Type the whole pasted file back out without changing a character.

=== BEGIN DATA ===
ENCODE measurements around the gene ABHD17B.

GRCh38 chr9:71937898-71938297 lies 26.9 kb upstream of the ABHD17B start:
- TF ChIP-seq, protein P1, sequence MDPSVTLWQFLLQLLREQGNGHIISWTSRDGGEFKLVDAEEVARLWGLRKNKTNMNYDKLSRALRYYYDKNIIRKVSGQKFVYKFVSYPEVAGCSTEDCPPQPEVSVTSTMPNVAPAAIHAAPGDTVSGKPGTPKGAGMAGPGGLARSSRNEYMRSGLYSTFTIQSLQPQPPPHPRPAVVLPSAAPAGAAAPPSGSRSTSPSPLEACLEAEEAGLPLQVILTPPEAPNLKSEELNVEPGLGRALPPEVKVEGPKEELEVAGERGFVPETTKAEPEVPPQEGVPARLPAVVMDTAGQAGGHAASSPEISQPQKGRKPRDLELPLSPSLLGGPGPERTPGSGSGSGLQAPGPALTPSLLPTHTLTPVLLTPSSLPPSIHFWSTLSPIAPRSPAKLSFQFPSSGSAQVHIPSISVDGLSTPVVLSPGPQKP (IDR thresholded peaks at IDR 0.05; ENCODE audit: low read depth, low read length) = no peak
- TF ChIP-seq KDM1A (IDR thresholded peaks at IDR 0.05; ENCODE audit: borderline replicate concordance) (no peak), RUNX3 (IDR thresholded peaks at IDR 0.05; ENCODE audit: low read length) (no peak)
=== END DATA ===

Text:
ENCODE measurements around the gene ABHD17B.

GRCh38 chr9:71937898-71938297 lies 26.9 kb upstream of the ABHD17B start:
- TF ChIP-seq, protein P1, sequence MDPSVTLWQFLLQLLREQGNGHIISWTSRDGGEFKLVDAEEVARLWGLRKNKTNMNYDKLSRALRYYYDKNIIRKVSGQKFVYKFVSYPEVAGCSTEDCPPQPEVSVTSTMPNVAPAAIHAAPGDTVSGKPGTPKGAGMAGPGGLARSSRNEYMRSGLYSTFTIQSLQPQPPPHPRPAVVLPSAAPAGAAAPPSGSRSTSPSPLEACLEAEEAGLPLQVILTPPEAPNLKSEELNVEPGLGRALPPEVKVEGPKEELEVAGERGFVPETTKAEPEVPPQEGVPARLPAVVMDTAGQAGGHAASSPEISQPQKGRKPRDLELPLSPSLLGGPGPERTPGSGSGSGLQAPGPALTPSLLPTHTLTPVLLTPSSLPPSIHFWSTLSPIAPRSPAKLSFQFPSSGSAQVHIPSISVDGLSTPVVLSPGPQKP (IDR thresholded peaks at IDR 0.05; ENCODE audit: low read depth, low read length) = no peak
- TF ChIP-seq KDM1A (IDR thresholded peaks at IDR 0.05; ENCODE audit: borderline replicate concordance) (no peak), RUNX3 (IDR thresholded peaks at IDR 0.05; ENCODE audit: low read length) (no peak)